6 Keys to An Effective Cell Phone Policy
Employee education and managerial support are vital steps toward preventing the dangerous practice of distracted driving.
It shouldn’t take an accident followed by an expensive trial to convince businesses to implement effective policies on distracted driving. And, even if the company has a policy, it also shouldn’t take a distracted driving case to make the business enforce it.
David Bobrosky and Sue Bendavid are attorneys specializing in personal injury and employment, respectively, at the law firm of Lewitt, Hackman, Shapiro, Marshall & Harlan in Encino, Calif. Both cite that all too often employers wish they had implemented a policy after an accident occurs. “From the plaintiff side, that’s what we look for: Did they really enforce the policy?” Bobrosky said. “That’s what the Occupational Safety & Health Administration (OSHA) wants to see, too.”
Negligence in not effectively enforcing a policy will put the company’s fleet on the losing side, and cases are surfacing to prove it. In Ford v. McGrogan & International Paper, for example, a woman’s arm had to be amputated after a driver for International Paper allegedly rear-ended the plaintiff’s car while on a cell phone in 2008. The company had a policy banning employees from using cell phones while driving, but still had to pay $5.2 million to settle the case.
Cases where a company had a policy but an employee ignored it can be avoided.
John Kenner, executive vice president of The Jankovich Company, a Southern California-based petroleum distributor, makes “safety first” the company’s mantra. Jankovich installed iZup in each of its 30 fleet vehicles. The smartphone software allows operators to control cell-phone use while on the road. The company has set the software to prohibit all cell-phone use, including hands-free. It consistently reviews data from iZup to ensure employees are using it correctly and not trying to override the control functions while driving.
Before implementing the software, Jankovich had extensive safety measures in place. For example, Kenner created an employee incentive program, where groups competed for a $250 bonus for being incident free. “Everyone got the bonus,” he said, adding that when he began implementing the safety tracking protocols he was sure to include the drivers in the discussions.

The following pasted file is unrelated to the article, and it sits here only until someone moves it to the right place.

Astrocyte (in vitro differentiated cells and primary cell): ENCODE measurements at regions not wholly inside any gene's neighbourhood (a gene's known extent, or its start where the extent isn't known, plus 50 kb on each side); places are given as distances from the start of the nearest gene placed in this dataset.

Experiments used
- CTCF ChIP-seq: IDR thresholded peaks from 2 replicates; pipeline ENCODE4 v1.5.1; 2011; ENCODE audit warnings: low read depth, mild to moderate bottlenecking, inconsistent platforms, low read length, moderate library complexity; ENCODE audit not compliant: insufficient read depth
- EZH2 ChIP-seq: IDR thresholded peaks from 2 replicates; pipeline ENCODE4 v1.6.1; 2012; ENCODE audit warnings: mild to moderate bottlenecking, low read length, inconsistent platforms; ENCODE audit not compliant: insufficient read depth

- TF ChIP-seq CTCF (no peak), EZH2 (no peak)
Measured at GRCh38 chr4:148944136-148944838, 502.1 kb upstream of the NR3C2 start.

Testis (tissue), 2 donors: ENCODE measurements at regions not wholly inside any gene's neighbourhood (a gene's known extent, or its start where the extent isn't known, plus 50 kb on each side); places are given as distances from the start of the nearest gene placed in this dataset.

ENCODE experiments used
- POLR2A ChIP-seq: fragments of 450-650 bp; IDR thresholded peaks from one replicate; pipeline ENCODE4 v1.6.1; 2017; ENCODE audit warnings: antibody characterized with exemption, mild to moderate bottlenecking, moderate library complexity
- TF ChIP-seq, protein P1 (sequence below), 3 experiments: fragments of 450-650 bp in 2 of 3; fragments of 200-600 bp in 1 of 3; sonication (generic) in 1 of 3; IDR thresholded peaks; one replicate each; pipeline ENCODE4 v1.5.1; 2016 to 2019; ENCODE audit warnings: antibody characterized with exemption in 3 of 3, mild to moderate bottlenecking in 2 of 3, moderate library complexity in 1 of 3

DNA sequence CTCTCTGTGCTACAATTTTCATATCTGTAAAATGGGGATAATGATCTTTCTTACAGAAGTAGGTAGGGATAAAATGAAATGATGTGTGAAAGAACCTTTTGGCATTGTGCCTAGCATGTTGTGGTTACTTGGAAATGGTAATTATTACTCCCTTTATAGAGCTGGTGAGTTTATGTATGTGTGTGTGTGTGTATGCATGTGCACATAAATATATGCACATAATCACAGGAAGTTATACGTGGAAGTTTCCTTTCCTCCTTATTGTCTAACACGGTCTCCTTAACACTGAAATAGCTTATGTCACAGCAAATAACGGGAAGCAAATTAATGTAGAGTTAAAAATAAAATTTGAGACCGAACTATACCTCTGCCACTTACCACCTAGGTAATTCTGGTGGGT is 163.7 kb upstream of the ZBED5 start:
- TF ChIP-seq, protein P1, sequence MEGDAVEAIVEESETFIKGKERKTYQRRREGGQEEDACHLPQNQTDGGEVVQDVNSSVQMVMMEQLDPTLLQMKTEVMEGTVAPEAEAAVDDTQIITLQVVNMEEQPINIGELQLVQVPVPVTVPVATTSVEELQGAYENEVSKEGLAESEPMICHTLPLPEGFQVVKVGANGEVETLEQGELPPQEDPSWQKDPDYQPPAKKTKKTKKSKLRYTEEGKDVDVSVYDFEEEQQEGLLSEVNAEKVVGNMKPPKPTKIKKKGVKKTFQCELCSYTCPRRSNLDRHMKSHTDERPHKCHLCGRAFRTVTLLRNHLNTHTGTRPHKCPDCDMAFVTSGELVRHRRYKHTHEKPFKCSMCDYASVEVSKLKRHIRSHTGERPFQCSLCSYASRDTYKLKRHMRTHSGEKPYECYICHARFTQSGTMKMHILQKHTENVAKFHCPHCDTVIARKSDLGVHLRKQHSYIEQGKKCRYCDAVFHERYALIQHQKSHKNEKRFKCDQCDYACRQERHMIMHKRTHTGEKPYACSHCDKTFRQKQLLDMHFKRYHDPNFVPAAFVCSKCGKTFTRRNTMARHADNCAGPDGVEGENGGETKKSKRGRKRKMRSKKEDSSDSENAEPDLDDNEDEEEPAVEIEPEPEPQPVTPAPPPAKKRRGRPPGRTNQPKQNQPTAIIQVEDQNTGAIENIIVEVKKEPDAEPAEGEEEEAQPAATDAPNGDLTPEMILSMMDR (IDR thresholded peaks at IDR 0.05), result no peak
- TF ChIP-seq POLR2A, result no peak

Employee response to the software and policy was “90-percent positive,” according to Kenner. “It has taken a little relief off the temptation to communicate while driving.”
Some worried the ban would affect dispatchers’ ability to change or cancel a delivery on the fly. Kenner countered: “I’d rather have [to wait] to turn the truck around than have the driver kill someone in Bakersfield for the efficiency factor.”
In fact, studies reveal the loss of productivity may be overblown. A 2009 National Safety Council (NSC) survey reported that 99 percent of companies that banned cell phone use while driving cited no decrease in productivity; many respondents actually experienced an increase.
Kenner said Jankovich underwent a similar change when it implemented the policy and software. Since iZup runs on smartphones, the company bought BlackBerrys for its drivers, who previously were issued basic flip phones. Drivers were now able to take advantage of the BlackBerry’s e-mail functionality for work tasks and updates while off the road. “At the end of the day, it addressed one thing, and then we got a secondary surprise because it pushed us into e-mail,” he said.